Answer in Brief
Explain the types of scopes for variable or LEGB rule with example.
Types of Scope:
There are four types of Scope namely
Local Scope, Global Scope, Enclosed Scope, and Built-in Scope.
- Local scope refers to variables defined in the current function.
- Always, a function will the first lookup for a variable name in its local scope.
- Only if it does not find it there, the outer scopes are checked.
- On execution of the above code, the variable a displays the value 7, because it is defined and available in the local scope.
- A variable that is declared outside of all the functions in a program is known as a global variable.
- This means the global variables can be accessed inside or outside of all the functions in a program.
- On execution of the above code the variable ‘a’ which is defined inside the function displays the value 7 for the function call Disp() and then it displays 10; because a is defined in the global scope.
- All programming languages permit functions to be nested. A function (method) within another function is called a nested function.
- A variable that is declared inside a function that contains another function definition within it, the inner function can also access the variable of the outer function. This scope is called the enclosed scope.
- When a compiler or interpreter search for a variable in a program, it first search Local and then search Enclosing scopes.
- In the above example Displ() is defined within Disp().
- The variable ‘a’ defined in Disp( ) can be even used by Displ( ) because it is also a member of Disp().
- The built-in scope has all the names that are pre-loaded into the program scope when we start the compiler or interpreter.
- Any variable or module which is defined in the library functions of a programming
language has a Built-in or module scope. They are loaded as soon as the library files are imported to the program.
- The LEGB rule is used to decide the order in which the scopes are to be searched for scope resolution.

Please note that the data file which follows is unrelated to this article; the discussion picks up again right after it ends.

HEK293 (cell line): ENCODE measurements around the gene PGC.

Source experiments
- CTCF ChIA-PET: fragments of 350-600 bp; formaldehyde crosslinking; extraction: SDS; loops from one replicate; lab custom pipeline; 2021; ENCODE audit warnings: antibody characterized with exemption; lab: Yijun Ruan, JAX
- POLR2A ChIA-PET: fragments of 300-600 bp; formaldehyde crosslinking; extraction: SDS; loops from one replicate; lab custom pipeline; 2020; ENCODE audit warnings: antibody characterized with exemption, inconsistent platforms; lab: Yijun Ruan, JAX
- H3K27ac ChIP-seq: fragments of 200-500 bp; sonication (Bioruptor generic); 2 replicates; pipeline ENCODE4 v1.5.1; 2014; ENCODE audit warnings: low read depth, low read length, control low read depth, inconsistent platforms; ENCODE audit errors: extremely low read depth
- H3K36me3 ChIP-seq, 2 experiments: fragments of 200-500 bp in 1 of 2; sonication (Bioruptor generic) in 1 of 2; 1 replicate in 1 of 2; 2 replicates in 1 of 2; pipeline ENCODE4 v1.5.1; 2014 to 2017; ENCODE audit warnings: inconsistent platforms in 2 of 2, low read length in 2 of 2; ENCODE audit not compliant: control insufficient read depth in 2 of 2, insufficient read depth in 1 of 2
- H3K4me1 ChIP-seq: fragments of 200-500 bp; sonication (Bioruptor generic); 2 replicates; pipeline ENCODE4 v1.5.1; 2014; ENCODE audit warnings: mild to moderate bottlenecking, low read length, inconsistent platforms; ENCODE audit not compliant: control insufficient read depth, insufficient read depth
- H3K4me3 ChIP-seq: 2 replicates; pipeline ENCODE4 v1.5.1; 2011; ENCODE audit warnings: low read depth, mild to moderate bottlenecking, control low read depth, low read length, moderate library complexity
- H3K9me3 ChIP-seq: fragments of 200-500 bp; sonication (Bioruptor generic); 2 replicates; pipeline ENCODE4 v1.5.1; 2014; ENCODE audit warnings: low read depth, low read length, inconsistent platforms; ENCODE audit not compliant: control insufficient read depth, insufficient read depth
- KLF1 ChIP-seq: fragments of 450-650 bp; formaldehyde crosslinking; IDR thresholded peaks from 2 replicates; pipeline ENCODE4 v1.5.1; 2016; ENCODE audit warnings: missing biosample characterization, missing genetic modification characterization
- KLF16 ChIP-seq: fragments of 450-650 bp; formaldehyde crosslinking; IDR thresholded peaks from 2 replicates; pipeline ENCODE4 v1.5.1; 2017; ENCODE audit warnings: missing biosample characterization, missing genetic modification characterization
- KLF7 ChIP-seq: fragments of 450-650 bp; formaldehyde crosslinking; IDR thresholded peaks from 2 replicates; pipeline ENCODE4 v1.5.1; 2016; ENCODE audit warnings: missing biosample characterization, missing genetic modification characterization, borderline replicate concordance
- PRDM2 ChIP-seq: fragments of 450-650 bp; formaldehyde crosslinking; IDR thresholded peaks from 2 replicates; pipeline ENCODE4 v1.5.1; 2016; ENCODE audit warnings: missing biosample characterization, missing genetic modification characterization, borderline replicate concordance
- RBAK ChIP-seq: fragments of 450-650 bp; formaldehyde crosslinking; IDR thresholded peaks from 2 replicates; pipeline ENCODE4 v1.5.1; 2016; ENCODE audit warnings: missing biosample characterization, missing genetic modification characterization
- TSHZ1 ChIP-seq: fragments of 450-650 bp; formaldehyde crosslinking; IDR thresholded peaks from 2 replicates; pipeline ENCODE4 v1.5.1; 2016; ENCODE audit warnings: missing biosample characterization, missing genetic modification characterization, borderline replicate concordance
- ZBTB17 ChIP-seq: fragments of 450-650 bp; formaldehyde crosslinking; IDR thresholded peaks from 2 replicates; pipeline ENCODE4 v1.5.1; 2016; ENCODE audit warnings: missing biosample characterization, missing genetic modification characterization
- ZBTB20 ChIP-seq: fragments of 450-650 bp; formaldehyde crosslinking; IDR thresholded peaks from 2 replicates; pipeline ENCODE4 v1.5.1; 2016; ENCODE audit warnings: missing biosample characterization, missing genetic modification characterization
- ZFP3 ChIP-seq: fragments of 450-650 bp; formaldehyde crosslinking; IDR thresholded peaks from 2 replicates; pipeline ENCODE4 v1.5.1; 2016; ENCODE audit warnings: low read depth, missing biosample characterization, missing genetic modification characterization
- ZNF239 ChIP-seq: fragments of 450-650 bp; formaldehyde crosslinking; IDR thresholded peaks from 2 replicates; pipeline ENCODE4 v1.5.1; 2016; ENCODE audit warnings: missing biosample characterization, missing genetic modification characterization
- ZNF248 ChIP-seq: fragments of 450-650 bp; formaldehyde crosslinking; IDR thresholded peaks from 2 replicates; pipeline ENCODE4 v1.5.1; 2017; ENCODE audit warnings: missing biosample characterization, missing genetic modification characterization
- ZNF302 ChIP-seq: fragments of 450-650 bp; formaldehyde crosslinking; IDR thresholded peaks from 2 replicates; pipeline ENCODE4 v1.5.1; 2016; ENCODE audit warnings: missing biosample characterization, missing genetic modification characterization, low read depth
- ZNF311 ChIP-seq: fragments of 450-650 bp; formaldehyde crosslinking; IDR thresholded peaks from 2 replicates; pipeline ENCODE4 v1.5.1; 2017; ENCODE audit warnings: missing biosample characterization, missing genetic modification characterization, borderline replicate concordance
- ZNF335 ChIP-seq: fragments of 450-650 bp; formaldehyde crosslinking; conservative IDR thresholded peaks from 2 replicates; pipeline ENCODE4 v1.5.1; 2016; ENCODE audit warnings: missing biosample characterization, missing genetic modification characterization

- The scopes are listed below in terms of hierarchy (highest to lowest).
|Local (L)||Defined inside function/ class|
|Enclosed(E)||Defined inside enclosing functions (Nested function concept)|
|Global (G)||Defined at the uppermost level|
|Built-in(B)||Reserved names in built-in functions (modules)|
The scope also defines the order in which variables have to be mapped to the object in order to obtain the value.
1. x:= ‘outer x variable’
2. display ():
3. x:= ‘inner x variable’
4. print x
- When the above statements have executed the statement (4) and (5) display the result as
outer x variable
inner x variable
- The above statements give different outputs because the same variable name ‘x’ resides in different scopes, one inside the function display() and the other in the upper level.
- The value ‘outer x variable’ is printed when x is referenced outside the function definition.
- Whereas when display() gets executed, ‘inner x variable’ is printed which is the x value inside the function definition.
- From the above example, we can guess that there is a rule followed, in order to decide from which scope a variable has to be picked.
Concept: Types of Variable Scope
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